The Power of the Dog and 9 Other Movies With Shocking Endings
Warning: Contains spoilers for The power of the dog
by Jane Campion The power of the dog, now streaming exclusively on Netflix, received critical acclaim upon release, and with 12 Oscar nominations, that enthusiastic response hasn’t gone away. It’s a movie with layered characters, especially the four that make up most of the narrative.
The complexity of their dynamics is what really gives The power of the dog the second word of its own title. The film’s ending functions as both a surprise and a successful conclusion. Luckily for fans who want more, there are other movies with endings that strive to cause a shock.
The Power of the Dog (2021)
The power of the dog follows rancher brothers Phil and George Burbank as they settle in a new town after a cattle drive. Phil has a temper, which is raised to the max once George begins bringing Rose Gordon (Kirsten Dunst), the owner of the inn to town.
Much of the tension in the film is between Phil and Rose or Phil and his son, Peter. A quiet child, Peter is bullied mercilessly by Phil, which leads to Rose’s alcoholism. However, the two begin to bond near the end of the film, initially due to Phil’s meanness towards Rose. But Phil, ever cautious, dies of anthrax. In what was apparently a courteous gesture, Peter had given Phil some strips of cowhide for an open wound in his hand. However, the skin had not been treated. One of the film’s final shots shows Peter wearing gloves, discouraging the audience from any notion that Phil’s death was accidental.
The Mist (2007)
Mist was Frank Darabont’s well-reviewed adaptation of Stephen King’s short story. Set in Maine, the plot follows David Drayton (Thomas Jane) and his son as a thick, mysterious mist engulfs the town. Unfortunately, there is more to the mist than reduced visibility.
The fact that there are monsters in the mist is far from a twist in a King adaptation. However, the end of Darabont’s film, which was not in the author’s work, is a punch. The five remaining survivors run out of gas, still in the thick fog, and a huge six-legged monster passes. They hope to be lost and decide to end their lives. Drayton uses their single gun to kill all four, including his own son. But then the fog clears and the US military arrives, revealing that Drayon and his friends – and his son – might have survived.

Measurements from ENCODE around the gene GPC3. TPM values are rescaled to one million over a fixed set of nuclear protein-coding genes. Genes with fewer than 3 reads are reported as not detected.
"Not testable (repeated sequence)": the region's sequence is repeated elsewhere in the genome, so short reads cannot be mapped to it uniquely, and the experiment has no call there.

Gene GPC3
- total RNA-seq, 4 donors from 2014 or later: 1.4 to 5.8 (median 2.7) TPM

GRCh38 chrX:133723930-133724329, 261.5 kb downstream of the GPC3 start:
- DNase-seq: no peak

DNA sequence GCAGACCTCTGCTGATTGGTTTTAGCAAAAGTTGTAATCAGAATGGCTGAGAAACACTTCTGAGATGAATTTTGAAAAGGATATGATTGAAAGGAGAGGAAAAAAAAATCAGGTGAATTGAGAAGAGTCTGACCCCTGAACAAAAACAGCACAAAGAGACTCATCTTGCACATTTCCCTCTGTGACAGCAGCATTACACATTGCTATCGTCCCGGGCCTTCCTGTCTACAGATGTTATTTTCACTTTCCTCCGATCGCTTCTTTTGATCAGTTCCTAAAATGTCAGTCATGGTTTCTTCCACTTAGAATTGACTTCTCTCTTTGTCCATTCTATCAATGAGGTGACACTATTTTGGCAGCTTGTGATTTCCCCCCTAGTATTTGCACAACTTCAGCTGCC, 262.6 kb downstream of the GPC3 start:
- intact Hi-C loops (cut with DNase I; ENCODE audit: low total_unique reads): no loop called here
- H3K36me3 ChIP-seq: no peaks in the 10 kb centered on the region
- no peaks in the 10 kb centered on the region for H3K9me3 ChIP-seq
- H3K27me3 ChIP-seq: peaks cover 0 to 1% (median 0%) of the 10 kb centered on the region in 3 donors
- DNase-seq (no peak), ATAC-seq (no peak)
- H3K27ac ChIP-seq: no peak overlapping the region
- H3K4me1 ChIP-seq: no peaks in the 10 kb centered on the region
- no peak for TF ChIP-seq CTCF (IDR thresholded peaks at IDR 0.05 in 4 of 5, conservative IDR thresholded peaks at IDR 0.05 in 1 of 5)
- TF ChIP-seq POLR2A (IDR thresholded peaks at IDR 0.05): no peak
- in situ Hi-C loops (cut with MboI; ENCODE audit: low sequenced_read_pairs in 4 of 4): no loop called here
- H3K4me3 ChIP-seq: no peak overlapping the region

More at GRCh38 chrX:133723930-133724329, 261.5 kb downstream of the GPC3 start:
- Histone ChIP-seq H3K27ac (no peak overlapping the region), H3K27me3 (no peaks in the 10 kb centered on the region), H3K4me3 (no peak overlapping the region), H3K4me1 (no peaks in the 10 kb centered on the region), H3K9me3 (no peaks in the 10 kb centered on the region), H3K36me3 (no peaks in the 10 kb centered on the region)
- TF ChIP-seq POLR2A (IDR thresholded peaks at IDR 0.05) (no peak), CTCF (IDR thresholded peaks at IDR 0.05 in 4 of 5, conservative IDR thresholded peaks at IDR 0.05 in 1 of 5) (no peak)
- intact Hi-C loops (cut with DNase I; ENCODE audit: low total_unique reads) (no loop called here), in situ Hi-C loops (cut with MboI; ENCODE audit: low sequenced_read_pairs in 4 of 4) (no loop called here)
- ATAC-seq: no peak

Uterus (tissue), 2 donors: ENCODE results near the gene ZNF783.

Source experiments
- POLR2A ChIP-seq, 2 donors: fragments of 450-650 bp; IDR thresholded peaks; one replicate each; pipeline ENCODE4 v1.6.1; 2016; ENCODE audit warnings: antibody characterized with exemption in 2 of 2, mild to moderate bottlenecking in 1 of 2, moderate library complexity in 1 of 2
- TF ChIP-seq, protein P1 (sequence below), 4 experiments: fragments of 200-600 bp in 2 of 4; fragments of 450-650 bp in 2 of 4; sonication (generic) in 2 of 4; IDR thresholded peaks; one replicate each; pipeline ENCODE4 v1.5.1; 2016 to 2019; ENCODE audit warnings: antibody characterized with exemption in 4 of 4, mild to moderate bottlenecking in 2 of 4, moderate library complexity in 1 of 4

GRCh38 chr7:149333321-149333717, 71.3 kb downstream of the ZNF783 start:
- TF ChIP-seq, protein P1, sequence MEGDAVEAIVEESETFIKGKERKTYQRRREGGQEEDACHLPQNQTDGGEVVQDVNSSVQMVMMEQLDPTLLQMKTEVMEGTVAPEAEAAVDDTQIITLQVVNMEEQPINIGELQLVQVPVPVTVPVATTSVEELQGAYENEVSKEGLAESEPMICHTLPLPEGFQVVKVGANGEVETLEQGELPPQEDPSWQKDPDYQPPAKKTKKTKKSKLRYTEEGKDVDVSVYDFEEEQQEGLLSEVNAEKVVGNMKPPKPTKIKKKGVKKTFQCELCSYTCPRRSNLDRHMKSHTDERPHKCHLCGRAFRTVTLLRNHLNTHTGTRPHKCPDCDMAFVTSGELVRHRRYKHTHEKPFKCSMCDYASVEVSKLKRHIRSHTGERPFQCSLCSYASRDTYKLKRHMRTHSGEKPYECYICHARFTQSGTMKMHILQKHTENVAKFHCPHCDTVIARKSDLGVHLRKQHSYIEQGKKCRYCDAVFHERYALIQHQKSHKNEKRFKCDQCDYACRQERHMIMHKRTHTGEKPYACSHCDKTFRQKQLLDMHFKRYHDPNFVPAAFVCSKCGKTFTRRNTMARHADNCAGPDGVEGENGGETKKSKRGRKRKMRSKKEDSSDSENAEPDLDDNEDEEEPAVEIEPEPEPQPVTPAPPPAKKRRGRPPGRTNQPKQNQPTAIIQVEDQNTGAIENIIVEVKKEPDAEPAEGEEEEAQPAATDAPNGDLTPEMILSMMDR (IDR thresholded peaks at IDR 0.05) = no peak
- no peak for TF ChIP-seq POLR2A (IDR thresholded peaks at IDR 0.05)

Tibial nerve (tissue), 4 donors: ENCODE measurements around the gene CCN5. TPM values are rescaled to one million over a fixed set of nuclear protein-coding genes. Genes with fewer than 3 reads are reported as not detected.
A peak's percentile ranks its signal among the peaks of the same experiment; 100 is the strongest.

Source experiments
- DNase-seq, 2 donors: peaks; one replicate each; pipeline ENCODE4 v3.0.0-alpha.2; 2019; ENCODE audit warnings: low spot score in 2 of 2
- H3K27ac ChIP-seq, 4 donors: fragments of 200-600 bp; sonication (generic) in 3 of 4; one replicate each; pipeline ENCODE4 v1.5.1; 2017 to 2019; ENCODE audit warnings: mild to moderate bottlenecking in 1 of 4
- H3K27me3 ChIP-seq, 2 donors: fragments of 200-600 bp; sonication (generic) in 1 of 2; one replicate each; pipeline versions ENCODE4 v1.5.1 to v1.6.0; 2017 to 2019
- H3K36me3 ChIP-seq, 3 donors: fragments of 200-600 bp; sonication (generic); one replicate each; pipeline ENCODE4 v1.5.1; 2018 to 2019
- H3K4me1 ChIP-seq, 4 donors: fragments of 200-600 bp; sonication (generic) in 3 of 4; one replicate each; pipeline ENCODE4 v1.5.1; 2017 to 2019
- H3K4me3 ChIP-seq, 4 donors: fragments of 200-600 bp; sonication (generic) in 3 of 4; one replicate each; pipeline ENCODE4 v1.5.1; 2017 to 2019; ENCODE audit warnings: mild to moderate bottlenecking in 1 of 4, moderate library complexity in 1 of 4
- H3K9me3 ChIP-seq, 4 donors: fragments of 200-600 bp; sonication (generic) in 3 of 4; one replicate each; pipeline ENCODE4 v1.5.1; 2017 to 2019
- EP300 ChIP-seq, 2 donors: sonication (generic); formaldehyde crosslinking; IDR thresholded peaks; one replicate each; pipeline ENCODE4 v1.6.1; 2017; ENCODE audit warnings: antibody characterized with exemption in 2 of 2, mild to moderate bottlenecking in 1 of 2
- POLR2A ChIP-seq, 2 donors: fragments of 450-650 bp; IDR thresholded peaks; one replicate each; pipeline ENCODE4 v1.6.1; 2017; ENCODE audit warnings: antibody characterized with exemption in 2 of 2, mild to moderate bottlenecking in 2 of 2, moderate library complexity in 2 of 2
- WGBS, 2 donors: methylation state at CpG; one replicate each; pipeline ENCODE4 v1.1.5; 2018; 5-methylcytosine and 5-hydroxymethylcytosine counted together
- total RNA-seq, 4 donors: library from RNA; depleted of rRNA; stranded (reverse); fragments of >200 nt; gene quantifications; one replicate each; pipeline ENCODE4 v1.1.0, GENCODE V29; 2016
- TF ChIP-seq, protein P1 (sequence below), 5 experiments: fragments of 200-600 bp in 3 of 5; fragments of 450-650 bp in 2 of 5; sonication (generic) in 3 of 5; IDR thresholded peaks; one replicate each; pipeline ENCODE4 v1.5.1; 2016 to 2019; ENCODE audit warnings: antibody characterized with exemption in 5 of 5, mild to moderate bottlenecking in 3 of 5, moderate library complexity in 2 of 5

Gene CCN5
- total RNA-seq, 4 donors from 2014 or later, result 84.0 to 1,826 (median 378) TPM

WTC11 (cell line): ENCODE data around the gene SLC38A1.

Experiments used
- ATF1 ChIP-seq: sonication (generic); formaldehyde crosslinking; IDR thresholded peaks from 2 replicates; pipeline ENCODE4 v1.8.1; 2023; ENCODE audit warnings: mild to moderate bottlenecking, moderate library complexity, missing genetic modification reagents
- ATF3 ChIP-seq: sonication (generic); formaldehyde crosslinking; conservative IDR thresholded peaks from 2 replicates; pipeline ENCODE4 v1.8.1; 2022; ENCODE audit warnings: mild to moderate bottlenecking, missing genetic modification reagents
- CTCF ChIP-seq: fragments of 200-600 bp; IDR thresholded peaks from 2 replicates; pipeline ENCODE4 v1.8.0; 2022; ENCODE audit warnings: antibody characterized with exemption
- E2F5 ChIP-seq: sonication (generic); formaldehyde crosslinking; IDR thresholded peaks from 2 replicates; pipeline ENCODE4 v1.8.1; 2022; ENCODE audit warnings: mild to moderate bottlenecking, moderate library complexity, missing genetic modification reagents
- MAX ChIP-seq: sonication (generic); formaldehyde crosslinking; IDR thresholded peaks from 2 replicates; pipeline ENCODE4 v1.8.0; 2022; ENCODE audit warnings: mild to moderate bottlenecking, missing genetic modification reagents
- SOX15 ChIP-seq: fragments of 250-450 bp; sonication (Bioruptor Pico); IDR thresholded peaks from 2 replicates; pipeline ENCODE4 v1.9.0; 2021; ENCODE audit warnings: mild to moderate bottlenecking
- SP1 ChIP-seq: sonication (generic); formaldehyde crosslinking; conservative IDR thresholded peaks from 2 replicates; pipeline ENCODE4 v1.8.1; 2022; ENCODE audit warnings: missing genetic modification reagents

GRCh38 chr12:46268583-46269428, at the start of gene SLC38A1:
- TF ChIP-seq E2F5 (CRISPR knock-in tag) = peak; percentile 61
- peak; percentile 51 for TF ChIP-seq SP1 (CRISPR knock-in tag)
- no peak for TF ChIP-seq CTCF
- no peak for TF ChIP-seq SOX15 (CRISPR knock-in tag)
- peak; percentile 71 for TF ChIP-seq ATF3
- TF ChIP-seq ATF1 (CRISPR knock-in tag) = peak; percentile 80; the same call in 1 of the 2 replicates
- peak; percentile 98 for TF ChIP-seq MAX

The Prestige (2006)
Christopher Nolan’s period crime thriller Prestige follows two magicians, Robert Angier (Hugh Jackman) and Alfred Borden (Christian Bale). Furiously competitive, Angier and Borden continually try to outdo each other in the desperate hope of finding the next big trick.
One went with science while the other went with its own genetics. The end of Prestige reveals that not only has Angier legitimately cloned himself and is alive—in duplicate—but he also has Borden’s daughter, Jess. Fortunately, Borden has a bit of a clone himself. His silent assistant, Fallon, is actually his twin brother Freddy in heavy prosthetics. Freddy shoots Lord Caldlow, Angier’s last surviving clone, and takes the girl to safety. Nolan’s film takes a lot of turns throughout its runtime. While the cloning twist is interesting and a bit surprising, Fallon’s identity comes as a big shock.
American Psycho (2000)
Christian Bale brought a powerful and legitimately scary performance to the table with American psycho. He plays Patrick Bateman, a young guy from Wall Street with a penchant for murder. The dark comedy film’s narrative also ends on an intriguing note.
Bateman commits several murders throughout the film, but the death of his peer Paul Allen (Jared Leto) is the most telling. Bateman ends up frantically calling his lawyer and confesses to killing Allen. However, when Bateman then sees the lawyer in person the next day, he claims to have just seen Allen. It was all in his imagination.